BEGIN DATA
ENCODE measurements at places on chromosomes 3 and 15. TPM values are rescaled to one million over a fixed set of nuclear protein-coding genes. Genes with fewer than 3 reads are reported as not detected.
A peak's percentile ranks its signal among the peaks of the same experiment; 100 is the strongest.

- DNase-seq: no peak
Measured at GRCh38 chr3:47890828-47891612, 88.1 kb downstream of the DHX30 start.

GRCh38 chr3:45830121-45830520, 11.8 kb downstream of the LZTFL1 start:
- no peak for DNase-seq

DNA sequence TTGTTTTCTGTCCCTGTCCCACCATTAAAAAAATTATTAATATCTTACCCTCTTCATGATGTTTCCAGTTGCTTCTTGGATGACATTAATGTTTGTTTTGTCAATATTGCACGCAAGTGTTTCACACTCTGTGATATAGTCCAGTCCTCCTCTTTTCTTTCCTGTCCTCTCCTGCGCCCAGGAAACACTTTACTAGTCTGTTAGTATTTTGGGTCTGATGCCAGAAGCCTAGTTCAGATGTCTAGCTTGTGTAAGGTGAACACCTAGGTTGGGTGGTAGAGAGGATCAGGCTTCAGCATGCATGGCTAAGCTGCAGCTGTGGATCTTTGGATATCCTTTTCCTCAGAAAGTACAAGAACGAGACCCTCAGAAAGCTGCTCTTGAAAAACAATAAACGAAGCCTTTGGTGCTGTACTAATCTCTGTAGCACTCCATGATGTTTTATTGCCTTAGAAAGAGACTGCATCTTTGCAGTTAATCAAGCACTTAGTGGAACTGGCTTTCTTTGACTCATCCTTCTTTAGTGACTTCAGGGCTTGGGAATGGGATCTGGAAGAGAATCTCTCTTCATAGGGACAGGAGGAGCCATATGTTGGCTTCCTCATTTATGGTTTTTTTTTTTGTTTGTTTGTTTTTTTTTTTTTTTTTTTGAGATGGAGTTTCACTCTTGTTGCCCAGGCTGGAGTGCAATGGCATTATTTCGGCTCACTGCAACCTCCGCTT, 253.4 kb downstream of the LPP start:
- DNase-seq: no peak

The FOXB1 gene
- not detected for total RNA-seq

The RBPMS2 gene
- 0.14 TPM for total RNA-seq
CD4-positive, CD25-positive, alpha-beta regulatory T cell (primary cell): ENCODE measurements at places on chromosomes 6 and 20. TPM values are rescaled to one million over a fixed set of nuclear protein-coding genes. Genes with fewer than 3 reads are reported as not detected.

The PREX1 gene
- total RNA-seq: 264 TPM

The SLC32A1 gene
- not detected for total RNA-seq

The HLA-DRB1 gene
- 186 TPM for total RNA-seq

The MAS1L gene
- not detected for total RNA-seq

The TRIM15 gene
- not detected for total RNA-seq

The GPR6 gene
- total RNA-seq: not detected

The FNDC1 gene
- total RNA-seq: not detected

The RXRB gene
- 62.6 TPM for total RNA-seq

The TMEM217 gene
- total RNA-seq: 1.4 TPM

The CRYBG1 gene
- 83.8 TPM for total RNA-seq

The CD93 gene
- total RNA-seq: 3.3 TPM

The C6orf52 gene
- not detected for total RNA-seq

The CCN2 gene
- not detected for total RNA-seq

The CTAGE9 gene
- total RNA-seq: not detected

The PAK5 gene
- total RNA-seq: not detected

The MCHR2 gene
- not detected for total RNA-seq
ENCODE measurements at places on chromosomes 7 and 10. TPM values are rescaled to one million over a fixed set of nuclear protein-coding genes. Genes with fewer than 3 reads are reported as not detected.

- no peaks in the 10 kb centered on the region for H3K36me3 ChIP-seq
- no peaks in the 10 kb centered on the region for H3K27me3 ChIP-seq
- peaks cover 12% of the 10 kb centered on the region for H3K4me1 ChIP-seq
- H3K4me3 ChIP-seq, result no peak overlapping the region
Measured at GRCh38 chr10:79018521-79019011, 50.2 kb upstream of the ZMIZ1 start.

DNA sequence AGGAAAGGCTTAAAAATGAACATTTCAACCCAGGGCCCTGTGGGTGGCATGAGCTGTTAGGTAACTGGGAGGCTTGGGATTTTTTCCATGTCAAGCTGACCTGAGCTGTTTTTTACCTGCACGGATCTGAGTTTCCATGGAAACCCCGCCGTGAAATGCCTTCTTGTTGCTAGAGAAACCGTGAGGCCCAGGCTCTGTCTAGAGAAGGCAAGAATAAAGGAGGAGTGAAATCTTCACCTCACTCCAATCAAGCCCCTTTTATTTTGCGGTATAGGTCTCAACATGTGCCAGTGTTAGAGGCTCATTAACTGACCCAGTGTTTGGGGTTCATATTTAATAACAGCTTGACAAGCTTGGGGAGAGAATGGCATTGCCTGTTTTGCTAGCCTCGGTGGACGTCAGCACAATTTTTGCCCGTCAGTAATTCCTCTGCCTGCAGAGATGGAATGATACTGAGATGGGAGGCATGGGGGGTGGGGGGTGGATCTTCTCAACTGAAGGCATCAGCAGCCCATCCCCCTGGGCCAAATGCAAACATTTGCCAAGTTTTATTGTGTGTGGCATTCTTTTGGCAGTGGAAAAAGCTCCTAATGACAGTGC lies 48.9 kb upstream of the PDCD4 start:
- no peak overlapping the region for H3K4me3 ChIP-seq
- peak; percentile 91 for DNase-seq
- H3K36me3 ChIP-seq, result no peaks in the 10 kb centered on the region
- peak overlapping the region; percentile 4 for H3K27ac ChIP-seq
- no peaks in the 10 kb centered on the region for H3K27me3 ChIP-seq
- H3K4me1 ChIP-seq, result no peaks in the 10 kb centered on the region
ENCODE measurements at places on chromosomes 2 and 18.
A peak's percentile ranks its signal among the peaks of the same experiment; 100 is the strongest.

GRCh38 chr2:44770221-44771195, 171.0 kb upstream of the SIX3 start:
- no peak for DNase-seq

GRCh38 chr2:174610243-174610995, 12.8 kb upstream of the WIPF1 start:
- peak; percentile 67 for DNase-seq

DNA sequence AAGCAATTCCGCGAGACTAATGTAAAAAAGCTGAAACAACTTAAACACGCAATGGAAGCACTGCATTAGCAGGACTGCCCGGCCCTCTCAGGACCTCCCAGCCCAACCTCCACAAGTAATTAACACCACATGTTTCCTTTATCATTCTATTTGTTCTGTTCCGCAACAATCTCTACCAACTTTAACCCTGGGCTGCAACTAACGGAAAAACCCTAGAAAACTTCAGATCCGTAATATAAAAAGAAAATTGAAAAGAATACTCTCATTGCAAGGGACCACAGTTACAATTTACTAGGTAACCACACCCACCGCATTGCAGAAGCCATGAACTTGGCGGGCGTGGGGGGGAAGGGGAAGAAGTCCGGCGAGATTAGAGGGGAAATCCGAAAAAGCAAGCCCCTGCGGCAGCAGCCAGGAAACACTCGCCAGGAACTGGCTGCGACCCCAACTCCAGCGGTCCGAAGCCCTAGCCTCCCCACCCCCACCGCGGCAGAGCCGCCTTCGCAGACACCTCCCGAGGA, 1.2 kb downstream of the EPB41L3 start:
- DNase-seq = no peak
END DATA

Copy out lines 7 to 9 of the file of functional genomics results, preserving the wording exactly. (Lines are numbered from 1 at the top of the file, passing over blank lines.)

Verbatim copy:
DNA sequence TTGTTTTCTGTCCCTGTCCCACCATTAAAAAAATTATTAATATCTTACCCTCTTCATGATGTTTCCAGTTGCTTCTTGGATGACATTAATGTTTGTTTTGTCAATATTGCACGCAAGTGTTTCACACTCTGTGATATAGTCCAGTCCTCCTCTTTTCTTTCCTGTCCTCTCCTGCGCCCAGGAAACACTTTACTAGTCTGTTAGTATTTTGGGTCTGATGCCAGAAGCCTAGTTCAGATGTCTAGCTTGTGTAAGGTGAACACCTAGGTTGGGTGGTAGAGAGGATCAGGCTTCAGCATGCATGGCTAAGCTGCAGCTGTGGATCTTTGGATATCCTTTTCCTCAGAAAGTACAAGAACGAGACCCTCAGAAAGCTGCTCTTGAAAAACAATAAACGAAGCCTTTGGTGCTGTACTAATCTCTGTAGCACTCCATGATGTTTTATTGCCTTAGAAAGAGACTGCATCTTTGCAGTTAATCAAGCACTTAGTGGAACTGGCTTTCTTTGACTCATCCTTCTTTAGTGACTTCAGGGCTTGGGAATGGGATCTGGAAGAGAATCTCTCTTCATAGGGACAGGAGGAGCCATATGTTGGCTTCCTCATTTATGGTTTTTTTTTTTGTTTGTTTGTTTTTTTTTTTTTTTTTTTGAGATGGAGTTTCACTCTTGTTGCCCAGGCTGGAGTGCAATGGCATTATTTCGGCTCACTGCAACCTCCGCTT, 253.4 kb downstream of the LPP start:
- DNase-seq: no peak

The FOXB1 gene